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Community Member

Simple ACL problem

On router there is a simple access list configured:

Router01#sh run int vlan51

Building configuration...

Current configuration : 250 bytes

!

interface Vlan51

description Storage management

ip address 141.x.x.x.255.255.240

ip access-group Vlan51-Storage-In in

no ip redirects

standby 20 ip 141.228.228.3

standby 20 timers 2 6

standby 20 priority 110

standby 20 preempt

end

Router#sh ip access Vlan51-Storage-In

Extended IP access list Vlan51-Storage-In

permit udp any eq 1985 host 224.0.0.2 eq 1985 (24177008 matches)

permit eigrp any any (31695573 matches)

permit icmp any any echo (7687 matches)

permit icmp any any echo-reply (145 matches)

permit tcp 141.x.x.x.0.0.15 any log (77085643 matches)

permit udp 141.x.x.x.0.0.15 any

deny ip any any log (100831 matches)

When I initiate a telnet session from 10.206.63.146 to 141.x.x.1, it is blocked as expected:

May 29 22:06:01.946 JST: %SEC-6-IPACCESSLOGP: list Vlan51-Storage-In denied tcp 10.206.63.146(55629) -> 141.x.x.1(1494), 1 packet

Strange thing happens when I telnet from 10.194.102.21. I can telnet to 10.228.228.1 and there is no log for it!

Can anybody give me a hint on why it is not blocked? Thanks!

11 REPLIES

Re: Simple ACL problem

You are having a redundancy issue.

You are trying to telnet the router, not a host in the vlan. Host 10.206.63.146 is arriving to your .1 from the .2 router. ACL is apply inbound on the vlan.

When host 10.194.102.21 telnet 10.228.228.1, it must be arriving from another interface on the same router(the .1). The ACL is not apply in that case.

hope this is clear...kind of hard to explain without a whiteboard!

Community Member

Re: Simple ACL problem

Thanks for the explanation Dominic. But the problem is .2 router is applying the same access list :

Router51#sh run int vlan51

Building configuration...

Current configuration : 225 bytes

!

interface Vlan51

description Storage management

ip address 141.228.228.2 255.255.255.240

ip access-group Vlan51-Storage-In in

no ip redirects

standby 20 ip 141.228.228.3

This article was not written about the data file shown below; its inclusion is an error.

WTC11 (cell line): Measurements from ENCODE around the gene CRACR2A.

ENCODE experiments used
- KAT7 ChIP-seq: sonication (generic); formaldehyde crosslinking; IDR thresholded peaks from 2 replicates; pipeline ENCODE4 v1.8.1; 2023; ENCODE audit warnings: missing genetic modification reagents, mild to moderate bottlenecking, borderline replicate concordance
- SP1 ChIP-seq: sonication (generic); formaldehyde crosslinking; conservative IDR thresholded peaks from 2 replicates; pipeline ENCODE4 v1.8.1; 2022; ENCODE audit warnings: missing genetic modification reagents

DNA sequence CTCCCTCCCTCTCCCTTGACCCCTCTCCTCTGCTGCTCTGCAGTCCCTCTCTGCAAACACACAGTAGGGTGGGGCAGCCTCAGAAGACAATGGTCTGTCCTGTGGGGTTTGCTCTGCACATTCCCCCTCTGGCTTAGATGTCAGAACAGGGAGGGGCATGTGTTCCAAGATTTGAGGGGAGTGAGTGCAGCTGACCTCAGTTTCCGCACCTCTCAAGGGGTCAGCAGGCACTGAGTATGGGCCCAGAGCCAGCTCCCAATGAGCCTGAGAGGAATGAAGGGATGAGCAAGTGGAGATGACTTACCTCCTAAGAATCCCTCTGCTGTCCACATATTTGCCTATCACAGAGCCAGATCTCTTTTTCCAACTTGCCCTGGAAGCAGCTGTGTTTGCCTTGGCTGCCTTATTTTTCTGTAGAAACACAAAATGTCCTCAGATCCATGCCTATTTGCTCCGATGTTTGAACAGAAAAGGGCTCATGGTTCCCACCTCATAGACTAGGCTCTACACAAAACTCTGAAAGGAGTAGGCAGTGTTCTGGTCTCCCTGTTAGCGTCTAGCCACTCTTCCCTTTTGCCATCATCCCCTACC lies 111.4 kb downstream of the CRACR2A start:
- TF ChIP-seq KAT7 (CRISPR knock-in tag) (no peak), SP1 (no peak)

standby 20 timers 2 6

standby 20 preempt

end

Router51#sh ip access Vlan51-Storage-In

Extended IP access list Vlan51-Storage-In

permit udp any eq 1985 host 224.0.0.2 eq 1985 (24168593 matches)

permit eigrp any any (31702336 matches)

permit icmp any any echo (3862 matches)

permit icmp any any echo-reply (173 matches)

permit tcp 141.228.228.0 0.0.0.15 any log

permit udp 141.228.228.0 0.0.0.15 any (3 matches)

deny ip any any log (43565 matches)

No mater which interface it comes in. Thus the telnet traffic also not able to enter the .2 router no mater from 10.206.63.146 or 10.194.102.21, right?

Re: Simple ACL problem

Hi .. I don't think you are traversing the interface where the access-list is applied .. CAn you post a tracert from 10.206.63.146 to the hosts behind interface Vlan51

Re: Simple ACL problem

No

Your problem is in the way you see your ACL in the network. Here come the ascii art :)

Router A Router B

| | | |

intVlan1 intVlan2 intVlan1 intVlan2

| | | |

-----ACL in -------ACL in

| |

---<---<---Packet---<---<---

Let's say the host you are pinging from is in vlan2. If active router is RouterA, your icmp never to accros the ACLin. ACL is apply to traffic comming from the vlan. In this case. Your ping is routed from intvlan1 to intvlan2 but never go on the vlan1.

In case2, if active router is routerB and the .1 of vlan1 is routerA. You traffic will be router from vlan2 to vlan 1 on routerB. Router B will then forward the ping to routerA on vlan1. RouterA will apply the inbound ACL and deny the trafic.

ACL is realy apply between the router interface and the vlan

Router Interface -----|ACL|-----VLAN

The ACL will work for all host other than the vlan routers.

Re: Simple ACL problem

Sniff...my art

...........Router A ..........Router B

..........|........| ........| .......|

.......intVlan1 intVlan2 intVlan1 intVlan2

..........|........|.........|........|